School acts as abuse craze kills pupils: Solvents-and-fire deaths linked

A HEADMASTER in Sunderland will today act to stamp out a bizarre new form of solvent abuse that has led to three deaths.

Monkwearmouth School has been shaken by the deaths of two students and one former pupil, all of whom were found dead in burnt-out buildings.

The police have ruled out foul play, and senior officers are working on the theory that the deaths involved drugs, solvent abuse and experiments with fire.

Jim Farmie, head of the 1,400-pupil comprehensive, will today attempt, with his staff, to forge a new strategy against solvent abuse.

The charred body of David Grieff, 15, was found in a burnt-out shed on allotments off Newcastle Road in Sunderland on Friday night. This followed the death of David Hanson, 15, who was in the same year, whose body was found in a blazing derelict building half a mile away, on 8 February.

The body of Thomas Kelly, 18, a former Monkwearmouth pupil, was discovered on 26 November in a burnt-out shed close to the Newcastle Road allotments. He is believed to have been acquainted with the other victims.

Louise Bramfitt, chairwoman of Sunderland social services, said: 'My first reaction is to sympathise with the families affected by these tragedies, but there is also a need to reassure other parents by perhaps giving guidance about solvent-abuse symptoms.'

Norman Bohill, a Conservative councillor and a school governor, said: 'I am deeply concerned about these tragic deaths. Monkwearmouth is not a bad school - it is probably one of the city's best.'

Detective Chief Superintendent Barry Stewart, head of Northumbria CID, said he was satisfied that foul play was not involved in any of the deaths, but he added that they were sufficiently suspicious to cause concern.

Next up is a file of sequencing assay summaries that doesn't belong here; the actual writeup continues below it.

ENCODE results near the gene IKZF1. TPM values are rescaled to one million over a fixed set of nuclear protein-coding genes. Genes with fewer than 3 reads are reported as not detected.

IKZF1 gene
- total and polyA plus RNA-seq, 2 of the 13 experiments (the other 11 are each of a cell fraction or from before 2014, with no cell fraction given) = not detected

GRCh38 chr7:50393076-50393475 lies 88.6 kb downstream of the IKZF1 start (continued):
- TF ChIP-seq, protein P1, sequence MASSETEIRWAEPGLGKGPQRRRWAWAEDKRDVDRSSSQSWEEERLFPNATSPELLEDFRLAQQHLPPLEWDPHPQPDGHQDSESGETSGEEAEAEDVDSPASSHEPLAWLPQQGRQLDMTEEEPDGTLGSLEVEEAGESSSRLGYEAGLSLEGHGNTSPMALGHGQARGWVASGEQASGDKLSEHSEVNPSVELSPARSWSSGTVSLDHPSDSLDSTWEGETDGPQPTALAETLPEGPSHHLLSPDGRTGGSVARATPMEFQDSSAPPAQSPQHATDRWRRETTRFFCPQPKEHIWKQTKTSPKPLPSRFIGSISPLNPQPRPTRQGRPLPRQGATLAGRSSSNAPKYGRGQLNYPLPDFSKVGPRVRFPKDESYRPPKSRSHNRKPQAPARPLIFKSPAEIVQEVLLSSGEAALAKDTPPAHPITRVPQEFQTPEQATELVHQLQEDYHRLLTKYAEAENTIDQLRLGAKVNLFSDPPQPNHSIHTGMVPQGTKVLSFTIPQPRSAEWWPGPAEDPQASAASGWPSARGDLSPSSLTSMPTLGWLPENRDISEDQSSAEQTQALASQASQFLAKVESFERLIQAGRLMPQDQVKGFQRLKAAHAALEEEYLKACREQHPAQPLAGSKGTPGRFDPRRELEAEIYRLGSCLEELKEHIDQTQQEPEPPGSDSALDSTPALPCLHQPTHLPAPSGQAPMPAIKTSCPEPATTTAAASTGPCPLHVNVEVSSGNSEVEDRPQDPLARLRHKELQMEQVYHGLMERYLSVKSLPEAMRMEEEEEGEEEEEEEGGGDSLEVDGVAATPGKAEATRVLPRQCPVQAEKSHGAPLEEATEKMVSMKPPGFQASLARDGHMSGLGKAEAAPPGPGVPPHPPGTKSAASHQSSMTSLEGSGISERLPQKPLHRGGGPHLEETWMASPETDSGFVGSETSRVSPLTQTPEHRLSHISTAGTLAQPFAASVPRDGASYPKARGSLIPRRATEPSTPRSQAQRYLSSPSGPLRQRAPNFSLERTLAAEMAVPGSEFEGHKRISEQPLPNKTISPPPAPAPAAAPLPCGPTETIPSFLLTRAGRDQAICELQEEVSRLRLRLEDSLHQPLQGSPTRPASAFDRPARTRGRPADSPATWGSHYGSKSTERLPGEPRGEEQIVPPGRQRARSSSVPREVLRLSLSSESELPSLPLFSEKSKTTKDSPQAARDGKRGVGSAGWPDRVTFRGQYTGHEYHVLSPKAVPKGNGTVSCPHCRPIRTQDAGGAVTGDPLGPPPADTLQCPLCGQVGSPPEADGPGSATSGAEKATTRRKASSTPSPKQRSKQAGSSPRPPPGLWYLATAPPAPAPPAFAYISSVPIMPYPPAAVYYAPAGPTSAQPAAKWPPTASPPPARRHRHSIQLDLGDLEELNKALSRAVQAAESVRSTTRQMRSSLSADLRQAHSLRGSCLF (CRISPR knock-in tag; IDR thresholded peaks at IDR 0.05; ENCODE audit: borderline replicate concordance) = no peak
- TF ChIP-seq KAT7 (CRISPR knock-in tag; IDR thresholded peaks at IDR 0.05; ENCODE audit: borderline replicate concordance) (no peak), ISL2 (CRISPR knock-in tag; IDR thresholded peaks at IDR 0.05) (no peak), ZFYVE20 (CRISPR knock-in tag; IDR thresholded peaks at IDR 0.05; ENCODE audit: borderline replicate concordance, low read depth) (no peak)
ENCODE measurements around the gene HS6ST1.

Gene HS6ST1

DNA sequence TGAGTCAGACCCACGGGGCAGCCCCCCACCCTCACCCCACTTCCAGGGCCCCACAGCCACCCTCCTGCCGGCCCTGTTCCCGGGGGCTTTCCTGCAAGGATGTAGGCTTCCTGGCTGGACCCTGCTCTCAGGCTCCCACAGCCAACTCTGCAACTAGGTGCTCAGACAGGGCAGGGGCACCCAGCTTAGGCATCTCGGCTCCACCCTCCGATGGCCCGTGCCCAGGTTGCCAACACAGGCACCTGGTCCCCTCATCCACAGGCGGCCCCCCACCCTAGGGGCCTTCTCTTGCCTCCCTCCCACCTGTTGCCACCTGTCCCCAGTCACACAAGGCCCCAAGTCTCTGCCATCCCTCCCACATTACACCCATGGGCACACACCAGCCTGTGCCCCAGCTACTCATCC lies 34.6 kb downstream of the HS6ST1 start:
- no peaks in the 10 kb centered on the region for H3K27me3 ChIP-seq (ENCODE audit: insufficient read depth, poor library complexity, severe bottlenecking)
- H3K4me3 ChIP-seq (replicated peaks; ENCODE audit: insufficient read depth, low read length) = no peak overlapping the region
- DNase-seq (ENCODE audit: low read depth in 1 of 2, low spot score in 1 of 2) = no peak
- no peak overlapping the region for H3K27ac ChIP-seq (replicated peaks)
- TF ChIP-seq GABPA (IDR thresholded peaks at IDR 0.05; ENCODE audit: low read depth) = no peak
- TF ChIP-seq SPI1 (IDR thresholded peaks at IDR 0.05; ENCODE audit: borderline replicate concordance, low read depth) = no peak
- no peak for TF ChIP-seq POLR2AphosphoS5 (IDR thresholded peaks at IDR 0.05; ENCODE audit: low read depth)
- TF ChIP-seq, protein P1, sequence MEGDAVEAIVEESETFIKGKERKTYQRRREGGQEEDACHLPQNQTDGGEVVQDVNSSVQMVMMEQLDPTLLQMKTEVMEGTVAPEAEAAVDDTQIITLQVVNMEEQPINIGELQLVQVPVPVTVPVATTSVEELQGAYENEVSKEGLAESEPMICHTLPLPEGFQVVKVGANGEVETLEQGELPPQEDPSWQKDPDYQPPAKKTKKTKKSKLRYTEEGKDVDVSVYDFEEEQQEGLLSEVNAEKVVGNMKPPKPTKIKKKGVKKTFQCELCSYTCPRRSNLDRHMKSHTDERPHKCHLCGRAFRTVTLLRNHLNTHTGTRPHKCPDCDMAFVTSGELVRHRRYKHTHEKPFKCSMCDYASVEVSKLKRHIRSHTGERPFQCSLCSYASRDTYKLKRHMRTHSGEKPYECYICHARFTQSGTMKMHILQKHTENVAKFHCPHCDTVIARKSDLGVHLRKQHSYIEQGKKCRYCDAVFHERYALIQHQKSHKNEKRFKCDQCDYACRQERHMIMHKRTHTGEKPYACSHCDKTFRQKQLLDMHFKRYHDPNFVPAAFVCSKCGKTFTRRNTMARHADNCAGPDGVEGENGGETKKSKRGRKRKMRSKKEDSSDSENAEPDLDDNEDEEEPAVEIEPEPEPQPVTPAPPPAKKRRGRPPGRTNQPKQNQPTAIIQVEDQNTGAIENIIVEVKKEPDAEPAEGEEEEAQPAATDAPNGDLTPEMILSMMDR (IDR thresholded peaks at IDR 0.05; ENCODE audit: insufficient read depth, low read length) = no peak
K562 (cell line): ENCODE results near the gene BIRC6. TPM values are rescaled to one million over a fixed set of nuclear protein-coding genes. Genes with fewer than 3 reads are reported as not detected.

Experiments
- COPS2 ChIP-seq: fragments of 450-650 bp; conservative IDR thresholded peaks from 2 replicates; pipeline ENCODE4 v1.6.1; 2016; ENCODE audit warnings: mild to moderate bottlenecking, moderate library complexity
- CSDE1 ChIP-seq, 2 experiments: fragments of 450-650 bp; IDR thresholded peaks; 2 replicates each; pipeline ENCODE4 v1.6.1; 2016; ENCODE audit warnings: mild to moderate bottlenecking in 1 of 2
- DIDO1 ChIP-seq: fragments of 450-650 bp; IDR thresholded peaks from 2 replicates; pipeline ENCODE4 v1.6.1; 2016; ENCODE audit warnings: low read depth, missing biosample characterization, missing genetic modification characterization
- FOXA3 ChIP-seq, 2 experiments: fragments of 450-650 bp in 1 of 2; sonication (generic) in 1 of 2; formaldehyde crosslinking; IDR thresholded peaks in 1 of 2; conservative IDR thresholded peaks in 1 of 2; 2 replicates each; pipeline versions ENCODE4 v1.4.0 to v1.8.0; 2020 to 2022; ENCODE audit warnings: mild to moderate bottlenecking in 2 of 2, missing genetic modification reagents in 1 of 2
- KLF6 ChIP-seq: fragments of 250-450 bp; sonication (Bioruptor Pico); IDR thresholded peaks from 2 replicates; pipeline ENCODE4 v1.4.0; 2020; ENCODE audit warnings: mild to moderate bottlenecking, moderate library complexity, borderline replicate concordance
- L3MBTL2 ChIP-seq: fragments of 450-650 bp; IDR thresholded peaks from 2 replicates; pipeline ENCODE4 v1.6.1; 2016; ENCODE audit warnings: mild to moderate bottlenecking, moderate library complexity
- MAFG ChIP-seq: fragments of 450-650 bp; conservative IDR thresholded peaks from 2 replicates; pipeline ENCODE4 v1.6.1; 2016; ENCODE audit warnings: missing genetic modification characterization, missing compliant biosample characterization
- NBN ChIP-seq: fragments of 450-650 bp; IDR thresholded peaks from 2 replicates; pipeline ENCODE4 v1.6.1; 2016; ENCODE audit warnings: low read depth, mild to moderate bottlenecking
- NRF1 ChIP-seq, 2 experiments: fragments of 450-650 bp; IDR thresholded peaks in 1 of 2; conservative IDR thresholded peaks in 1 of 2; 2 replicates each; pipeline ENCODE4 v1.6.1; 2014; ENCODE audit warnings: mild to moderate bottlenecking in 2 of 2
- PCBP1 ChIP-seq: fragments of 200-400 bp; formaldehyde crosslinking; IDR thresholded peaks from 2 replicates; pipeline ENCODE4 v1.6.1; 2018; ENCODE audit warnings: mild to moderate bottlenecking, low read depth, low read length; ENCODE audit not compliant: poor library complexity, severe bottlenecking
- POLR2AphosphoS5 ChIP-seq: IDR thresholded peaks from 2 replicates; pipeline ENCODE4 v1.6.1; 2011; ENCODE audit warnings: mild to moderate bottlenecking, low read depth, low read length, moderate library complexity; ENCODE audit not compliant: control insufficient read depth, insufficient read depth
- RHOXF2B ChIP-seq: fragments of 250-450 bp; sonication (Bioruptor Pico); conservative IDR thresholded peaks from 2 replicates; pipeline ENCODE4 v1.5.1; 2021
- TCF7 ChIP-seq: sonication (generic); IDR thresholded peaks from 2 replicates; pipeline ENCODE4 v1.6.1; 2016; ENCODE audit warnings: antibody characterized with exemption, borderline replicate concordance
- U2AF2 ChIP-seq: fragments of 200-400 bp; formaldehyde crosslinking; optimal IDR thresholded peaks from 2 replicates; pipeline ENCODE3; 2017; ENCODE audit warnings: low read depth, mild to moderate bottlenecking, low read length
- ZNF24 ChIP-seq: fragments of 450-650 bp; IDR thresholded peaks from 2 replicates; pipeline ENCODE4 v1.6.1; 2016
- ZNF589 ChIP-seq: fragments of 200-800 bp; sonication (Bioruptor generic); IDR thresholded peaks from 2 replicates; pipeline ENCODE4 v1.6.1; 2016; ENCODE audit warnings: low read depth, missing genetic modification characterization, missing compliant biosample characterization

Police have appealed to anyone with information regarding this 'new craze' to come forward. It is thought that some teenagers are using matches or lighters to heat up substances they want to inhale.

The deaths will add to fears that schoolchildren are willing to experiment with an ever-increasing list of readily available solvent products. Re-Solv, the Society for the Prevention of Solvent and Volatile Substance Abuse, says a wide range of household products, including deodorants, hair-sprays and lighter fuel, are abused.

Start your day with The Independent, sign up for daily news emails
News
A poster by Durham Constabulary
news
Arts and Entertainment
books New York Times slammed over summer reading list
Sport
Cameron Jerome
footballCanaries beat Boro to gain promotion to the Premier League
Arts and Entertainment
Performers drink tea at the Glastonbury festival in 2010
music
Have you tried new the Independent Digital Edition apps?
News
ebookA unique anthology of reporting and analysis of a crucial period of history
Latest stories from i100
Have you tried new the Independent Digital Edition apps?
Independent Dating
and  

By clicking 'Search' you
are agreeing to our
Terms of Use.

iJobs Job Widget
iJobs General

Guru Careers: Software Developer / C# Developer

£40-50K: Guru Careers: We are seeking an experienced Software / C# Developer w...

Guru Careers: Software Developer

£35 - 40k + Benefits: Guru Careers: We are seeking a Software Developer (JavaS...

SThree: Trainee Recruitment Consultant / Resourcer